Consumerism today affects the operation of the American social and political system, challenging the Congress with new problems that delve deep into science and technology. At stake is the development of means for crossing the “transscientific” interface where matters of science end and matters of public policy begin.
This book and its companion volume review the incorporation of public health and environmental concerns into national policies for regulating consumer products. Throughout, a distinction is made between statutory guidelines and administrative regulatory practices. It presents several case studies that suggest the range of consumer problems facing the Congress and that describe the influence of the congressional committee structure on resultant statutory policies. Chapters review the nature of potential hazards and the sources of legislative initiatives for dealing with these problems, summarize the federal statutory authority, and note the effectiveness of the executive branch's administration of regulatory programs.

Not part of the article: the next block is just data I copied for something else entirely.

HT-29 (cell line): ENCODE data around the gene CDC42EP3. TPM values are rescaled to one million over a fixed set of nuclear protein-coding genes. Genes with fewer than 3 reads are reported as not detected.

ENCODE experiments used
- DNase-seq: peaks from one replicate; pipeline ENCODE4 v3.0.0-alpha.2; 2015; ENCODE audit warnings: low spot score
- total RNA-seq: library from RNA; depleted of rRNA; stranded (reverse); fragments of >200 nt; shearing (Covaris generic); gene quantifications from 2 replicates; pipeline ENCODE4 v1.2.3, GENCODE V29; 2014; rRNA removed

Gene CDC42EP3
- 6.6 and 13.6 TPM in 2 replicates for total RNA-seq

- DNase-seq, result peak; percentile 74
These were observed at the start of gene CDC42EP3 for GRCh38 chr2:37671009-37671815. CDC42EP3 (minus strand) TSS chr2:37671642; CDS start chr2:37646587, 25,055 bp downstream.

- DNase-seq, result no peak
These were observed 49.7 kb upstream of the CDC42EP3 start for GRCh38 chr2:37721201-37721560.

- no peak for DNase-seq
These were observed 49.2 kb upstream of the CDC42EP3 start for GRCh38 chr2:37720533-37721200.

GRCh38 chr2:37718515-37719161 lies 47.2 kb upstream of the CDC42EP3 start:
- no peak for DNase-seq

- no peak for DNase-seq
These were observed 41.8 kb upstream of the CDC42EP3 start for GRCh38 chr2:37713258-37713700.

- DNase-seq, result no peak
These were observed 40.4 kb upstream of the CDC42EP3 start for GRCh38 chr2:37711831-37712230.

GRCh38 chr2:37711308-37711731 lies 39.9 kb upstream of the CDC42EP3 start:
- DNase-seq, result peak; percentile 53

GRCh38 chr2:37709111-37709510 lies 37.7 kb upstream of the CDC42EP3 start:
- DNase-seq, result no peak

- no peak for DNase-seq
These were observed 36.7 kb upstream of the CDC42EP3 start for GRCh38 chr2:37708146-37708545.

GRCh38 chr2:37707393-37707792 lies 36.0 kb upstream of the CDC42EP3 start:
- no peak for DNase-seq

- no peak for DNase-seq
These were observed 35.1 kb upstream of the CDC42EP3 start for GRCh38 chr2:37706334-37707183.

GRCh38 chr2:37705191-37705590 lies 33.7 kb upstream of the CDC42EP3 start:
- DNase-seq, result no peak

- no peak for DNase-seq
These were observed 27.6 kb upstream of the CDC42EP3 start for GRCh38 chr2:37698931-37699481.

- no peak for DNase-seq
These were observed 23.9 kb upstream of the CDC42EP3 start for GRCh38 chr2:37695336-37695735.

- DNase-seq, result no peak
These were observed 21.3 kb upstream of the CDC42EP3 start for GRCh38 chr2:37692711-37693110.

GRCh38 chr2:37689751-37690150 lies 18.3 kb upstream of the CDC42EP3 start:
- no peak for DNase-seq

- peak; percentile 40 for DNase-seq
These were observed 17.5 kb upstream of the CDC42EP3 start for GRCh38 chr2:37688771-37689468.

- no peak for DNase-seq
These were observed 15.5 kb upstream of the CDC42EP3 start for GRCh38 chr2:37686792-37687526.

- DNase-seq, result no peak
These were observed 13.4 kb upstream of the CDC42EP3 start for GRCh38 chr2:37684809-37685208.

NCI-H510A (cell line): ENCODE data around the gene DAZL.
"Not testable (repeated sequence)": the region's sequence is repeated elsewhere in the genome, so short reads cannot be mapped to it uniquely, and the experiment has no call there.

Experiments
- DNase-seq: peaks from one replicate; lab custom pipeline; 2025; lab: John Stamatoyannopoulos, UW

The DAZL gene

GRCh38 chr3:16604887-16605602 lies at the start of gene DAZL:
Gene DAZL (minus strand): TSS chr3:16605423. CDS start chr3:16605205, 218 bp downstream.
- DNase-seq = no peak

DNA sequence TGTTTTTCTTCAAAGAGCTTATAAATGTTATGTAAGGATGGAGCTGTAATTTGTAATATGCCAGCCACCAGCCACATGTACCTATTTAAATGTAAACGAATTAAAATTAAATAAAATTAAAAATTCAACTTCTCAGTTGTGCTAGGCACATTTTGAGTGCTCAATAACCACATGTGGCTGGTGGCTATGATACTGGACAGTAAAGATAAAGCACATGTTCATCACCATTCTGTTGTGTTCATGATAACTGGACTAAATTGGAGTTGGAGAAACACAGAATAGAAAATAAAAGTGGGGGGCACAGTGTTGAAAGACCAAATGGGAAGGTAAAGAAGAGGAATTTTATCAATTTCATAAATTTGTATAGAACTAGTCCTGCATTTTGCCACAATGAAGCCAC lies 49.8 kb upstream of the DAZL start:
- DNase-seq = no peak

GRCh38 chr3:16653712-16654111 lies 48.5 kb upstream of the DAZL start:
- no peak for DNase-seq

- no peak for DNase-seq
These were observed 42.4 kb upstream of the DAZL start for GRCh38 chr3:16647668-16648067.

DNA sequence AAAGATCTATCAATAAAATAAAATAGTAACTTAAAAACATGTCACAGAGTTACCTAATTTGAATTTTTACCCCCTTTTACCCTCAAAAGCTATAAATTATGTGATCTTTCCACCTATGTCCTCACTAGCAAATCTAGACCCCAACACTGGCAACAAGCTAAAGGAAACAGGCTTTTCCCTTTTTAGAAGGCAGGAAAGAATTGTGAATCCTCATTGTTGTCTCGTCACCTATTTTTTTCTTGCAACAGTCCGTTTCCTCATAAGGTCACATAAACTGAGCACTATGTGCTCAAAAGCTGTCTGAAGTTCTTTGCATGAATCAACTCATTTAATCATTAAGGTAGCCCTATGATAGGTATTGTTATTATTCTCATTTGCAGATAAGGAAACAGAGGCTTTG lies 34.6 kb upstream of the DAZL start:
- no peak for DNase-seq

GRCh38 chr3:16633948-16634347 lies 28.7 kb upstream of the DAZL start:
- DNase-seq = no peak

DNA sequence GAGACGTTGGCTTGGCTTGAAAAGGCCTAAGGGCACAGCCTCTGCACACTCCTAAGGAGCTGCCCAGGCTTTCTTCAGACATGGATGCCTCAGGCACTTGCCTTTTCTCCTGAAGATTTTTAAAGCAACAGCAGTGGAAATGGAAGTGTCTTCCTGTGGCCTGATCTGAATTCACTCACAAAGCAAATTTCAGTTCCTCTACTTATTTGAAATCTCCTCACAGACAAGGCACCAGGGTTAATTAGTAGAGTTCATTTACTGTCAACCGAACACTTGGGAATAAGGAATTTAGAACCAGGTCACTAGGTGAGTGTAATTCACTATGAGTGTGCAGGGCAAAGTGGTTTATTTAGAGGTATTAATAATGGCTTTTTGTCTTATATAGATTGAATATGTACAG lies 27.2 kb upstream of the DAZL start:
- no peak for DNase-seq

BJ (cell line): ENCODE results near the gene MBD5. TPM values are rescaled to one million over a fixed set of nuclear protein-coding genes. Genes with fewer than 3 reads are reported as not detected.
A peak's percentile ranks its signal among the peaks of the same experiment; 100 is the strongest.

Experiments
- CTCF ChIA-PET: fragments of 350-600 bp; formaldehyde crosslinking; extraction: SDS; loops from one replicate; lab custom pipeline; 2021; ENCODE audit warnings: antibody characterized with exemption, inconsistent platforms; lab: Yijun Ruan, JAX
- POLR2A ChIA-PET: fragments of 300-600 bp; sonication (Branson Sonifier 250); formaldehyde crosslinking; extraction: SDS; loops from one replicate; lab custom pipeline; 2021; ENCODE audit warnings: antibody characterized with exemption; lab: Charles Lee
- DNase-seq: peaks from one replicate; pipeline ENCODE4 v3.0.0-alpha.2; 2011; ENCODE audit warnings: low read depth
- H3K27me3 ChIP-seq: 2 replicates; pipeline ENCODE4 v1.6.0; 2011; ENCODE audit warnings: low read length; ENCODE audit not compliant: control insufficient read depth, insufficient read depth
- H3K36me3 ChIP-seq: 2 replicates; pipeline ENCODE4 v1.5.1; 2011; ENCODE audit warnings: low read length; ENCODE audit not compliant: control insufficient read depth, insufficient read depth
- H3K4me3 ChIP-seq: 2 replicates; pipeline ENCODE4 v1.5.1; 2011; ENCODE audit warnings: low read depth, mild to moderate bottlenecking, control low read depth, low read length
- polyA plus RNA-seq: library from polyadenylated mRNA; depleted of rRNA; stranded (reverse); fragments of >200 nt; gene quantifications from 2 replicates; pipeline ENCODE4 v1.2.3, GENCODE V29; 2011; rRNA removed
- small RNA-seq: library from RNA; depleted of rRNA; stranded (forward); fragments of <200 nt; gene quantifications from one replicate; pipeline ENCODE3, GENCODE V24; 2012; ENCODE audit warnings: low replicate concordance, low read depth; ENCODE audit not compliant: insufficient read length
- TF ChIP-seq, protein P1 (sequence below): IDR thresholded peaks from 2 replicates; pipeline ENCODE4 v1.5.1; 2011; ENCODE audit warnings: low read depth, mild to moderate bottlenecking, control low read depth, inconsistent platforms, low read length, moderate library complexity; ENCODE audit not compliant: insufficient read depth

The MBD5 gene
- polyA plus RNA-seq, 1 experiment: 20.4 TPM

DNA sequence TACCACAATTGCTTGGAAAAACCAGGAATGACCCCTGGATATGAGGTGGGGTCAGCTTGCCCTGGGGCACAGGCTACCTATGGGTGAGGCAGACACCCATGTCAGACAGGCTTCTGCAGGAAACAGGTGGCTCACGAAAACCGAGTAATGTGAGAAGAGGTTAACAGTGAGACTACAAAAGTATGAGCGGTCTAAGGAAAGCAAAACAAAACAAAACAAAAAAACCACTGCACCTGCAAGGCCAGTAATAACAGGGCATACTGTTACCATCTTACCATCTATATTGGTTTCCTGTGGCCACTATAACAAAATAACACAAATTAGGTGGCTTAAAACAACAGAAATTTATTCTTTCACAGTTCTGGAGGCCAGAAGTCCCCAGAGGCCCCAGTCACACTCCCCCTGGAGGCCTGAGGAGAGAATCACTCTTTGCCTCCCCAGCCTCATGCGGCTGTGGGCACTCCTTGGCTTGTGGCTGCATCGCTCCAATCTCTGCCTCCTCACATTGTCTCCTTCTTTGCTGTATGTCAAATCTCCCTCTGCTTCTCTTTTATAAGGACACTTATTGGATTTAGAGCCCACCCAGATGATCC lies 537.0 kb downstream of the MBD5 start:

The editors emphasize the Congress's recognition of the need for assessing in advance the potential adverse public health and environmental effects of consumer products. They also stress issues of science policy in order to better define the unique roles that the scientist, engineer, political scientist, consumer advocate, politician, and industrialist can serve in the formulation of constructive federal statutory policies.
ContentsLegislative Approaches to Balancing Risks and Benefits in the Regulation of Chemicals, Richard A. Carpenter • Public Health Hazards from Chemicals in Consumer Products, Samuel S. Epstein • Toxic Substances, Richard D. Grundy, Hanno C. Weisbrod, and Samuel S. Epstein • Consumer Radiation Exposures: Electronic Products, Richard D. Grundy • Consumer Radiologic Services, Richard D. Grundy